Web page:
But coups d’etat are almost always confusing affairs. There were rumours of an attempted coup in Jordan earlier this year, when King Abdullah’s half-brother, Prince Hamzah, was put under house arrest. Two Jordanian businessmen were arrested and charged with plotting against the king; this week they were found guilty of incitement against the political system, sedition and drugs charges, and sentenced to fifteen years in jail. But any part played by Prince Hamzah has never been clarified; he has, apparently, been dealt with “within the royal family” and has made a public pledge of allegiance to his half-brother. Equally confusing was the coup attempt against President Erdogan of Turkey five years ago, the manifestation of a complex power struggle around which accusations and counter-accusations continue to flow.
However, the events in Haiti this week also call to mind last year’s attempted coup in Venezuela, which might shed some light on the mystery. A group of Venezuelan dissidents backed by Silvercorp mercenaries tried to enter the country by sea, seize the Simon Bolivar international airport, and either abduct or kill Nicolas Maduro. But the authorities were expecting them; they were captured in their boats before they could even land. The plan had its roots in exiled President Guaidó’s attempts to assess the possible options for removing Maduro from power, but Guaidó rejected any such plan when it became clear how unlikely it was to succeed and how unreliable its agents were. But those agents decided to push ahead anyway. It had no official support in Washington and was soon infiltrated by Maduro regime operatives. It was underfunded and badly planned. It was doomed to failure, and fail it did. It was as confusing as this week’s events in Haiti, an unlikely story which surely couldn’t be taken at face value. Surely no military operation – launched by professional mercenaries – could be so badly-planned, so reckless, so amateurish? Surely there’s a more sinister story lurking behind this invented but ludicrous smoke-screen? Well, as it happened, it could be taken at face value – it was indeed an amateurish farce, a case of cock-up rather than conspiracy. It seems that the ‘Day of the Jackal’ world of mercenaries and coups is inhabited by reckless gamblers, losers, madmen and fantasists, not by practical and ultra-efficient technicians.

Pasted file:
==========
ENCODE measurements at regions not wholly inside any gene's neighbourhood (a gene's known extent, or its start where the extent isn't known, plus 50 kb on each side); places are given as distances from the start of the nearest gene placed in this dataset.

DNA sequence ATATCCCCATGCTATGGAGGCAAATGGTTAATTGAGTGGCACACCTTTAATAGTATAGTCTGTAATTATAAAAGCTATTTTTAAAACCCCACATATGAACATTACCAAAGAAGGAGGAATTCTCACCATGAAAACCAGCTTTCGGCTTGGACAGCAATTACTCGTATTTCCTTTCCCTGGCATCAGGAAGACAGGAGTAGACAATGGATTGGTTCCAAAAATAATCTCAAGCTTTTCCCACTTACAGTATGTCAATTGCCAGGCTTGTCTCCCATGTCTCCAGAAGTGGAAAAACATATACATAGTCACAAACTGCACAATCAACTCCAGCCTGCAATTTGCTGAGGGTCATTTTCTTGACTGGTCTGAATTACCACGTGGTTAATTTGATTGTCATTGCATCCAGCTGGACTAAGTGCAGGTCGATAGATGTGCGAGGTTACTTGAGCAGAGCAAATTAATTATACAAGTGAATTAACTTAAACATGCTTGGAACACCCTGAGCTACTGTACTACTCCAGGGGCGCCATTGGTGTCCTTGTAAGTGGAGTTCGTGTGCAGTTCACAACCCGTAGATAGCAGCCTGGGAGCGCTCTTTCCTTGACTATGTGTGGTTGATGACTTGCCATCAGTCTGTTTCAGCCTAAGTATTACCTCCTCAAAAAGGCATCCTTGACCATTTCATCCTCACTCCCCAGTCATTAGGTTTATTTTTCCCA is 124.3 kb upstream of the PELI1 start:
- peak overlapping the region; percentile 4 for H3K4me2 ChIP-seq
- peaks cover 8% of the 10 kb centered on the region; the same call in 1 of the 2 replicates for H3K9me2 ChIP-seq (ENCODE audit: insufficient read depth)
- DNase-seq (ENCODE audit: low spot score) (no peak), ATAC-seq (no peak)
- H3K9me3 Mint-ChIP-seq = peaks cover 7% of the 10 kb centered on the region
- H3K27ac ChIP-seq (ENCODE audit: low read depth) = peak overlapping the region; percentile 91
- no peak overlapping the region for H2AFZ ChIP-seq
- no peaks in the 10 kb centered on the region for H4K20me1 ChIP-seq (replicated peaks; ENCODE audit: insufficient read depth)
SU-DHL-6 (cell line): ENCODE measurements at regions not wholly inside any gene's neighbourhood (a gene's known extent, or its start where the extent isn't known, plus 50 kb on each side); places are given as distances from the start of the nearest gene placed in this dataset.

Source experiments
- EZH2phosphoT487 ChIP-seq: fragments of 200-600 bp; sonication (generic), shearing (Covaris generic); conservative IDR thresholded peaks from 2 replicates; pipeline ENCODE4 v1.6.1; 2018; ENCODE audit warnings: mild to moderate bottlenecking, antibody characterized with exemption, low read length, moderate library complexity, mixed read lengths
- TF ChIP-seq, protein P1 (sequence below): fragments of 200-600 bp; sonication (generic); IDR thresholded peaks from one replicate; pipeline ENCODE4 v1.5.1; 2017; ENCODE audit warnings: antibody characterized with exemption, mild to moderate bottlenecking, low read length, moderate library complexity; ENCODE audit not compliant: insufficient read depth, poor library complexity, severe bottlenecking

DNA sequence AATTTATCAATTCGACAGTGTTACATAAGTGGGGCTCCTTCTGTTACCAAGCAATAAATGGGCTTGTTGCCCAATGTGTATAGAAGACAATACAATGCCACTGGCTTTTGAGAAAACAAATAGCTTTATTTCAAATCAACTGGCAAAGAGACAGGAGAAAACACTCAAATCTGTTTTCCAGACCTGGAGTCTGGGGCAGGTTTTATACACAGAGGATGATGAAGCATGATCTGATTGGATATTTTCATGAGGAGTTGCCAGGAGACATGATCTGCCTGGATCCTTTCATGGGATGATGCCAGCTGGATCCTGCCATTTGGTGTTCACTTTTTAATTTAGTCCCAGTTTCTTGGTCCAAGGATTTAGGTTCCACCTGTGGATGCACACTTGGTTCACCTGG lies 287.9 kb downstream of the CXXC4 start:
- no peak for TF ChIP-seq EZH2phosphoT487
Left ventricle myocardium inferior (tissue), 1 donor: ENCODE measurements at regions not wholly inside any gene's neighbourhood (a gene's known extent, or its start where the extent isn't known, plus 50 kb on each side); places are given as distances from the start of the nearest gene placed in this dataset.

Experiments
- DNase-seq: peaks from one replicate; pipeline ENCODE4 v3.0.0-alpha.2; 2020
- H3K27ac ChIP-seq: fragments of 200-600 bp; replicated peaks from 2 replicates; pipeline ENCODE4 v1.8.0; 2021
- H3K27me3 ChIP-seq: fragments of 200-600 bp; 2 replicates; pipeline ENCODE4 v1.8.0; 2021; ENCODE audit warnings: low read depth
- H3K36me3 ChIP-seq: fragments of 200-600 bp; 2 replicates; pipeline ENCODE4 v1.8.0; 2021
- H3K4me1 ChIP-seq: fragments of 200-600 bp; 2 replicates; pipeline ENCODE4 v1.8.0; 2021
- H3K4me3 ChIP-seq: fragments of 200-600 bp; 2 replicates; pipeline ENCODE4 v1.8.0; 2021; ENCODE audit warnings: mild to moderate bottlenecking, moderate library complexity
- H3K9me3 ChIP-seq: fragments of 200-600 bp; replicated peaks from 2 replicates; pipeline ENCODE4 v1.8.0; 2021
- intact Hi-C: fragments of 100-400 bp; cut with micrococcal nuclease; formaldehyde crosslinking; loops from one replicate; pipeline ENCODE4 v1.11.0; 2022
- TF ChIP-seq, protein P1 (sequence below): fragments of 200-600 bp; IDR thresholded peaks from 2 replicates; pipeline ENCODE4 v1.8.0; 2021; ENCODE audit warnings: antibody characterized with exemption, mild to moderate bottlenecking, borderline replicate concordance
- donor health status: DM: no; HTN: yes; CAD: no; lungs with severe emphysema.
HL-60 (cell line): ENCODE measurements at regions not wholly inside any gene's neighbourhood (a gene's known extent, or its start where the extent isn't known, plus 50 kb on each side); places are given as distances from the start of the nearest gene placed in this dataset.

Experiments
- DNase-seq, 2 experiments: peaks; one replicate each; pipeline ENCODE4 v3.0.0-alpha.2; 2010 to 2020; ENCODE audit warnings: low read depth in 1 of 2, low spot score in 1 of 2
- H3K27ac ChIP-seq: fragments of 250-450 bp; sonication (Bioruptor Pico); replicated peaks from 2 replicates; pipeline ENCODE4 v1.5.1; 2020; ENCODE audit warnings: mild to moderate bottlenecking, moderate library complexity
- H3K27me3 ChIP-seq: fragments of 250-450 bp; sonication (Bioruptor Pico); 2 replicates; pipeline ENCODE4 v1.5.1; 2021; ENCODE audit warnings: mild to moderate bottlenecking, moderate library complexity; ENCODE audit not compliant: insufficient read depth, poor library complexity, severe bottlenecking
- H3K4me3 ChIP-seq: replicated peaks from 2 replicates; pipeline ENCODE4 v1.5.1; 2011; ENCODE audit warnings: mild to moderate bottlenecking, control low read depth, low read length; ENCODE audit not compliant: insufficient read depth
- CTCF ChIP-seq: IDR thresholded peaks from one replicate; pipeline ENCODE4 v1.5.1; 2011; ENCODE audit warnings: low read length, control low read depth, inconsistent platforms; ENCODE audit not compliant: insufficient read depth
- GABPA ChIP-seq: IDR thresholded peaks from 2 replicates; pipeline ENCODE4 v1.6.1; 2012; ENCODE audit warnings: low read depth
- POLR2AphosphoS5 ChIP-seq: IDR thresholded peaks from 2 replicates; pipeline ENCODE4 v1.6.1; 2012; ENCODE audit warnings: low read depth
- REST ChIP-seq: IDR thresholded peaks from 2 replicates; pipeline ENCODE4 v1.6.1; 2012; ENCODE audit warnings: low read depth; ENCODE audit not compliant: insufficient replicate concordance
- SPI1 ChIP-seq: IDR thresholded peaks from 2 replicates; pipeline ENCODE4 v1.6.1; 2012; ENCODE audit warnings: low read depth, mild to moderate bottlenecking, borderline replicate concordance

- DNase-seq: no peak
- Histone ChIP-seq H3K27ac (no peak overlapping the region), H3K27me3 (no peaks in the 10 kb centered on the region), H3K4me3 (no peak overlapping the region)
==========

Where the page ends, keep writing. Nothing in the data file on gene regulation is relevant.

This column has touched on this territory before (remember Louis Napoleon’s bungled attempts of 1836 and 1840 in 18th Brumaire?) and generally favours cock-up over conspiracy as an explanation for most mysteries, so wouldn’t be at all surprised if the unlikely events in Port-au-Prince turn out to be exactly what they at first appeared to be, after all – nothing more than an amateurish tragi-comedy – in spite of all those rumours currently circulating in Haiti and Colombia.
Cover page picture of Jovenel Moise – VOA Creole Service (Creative Commons).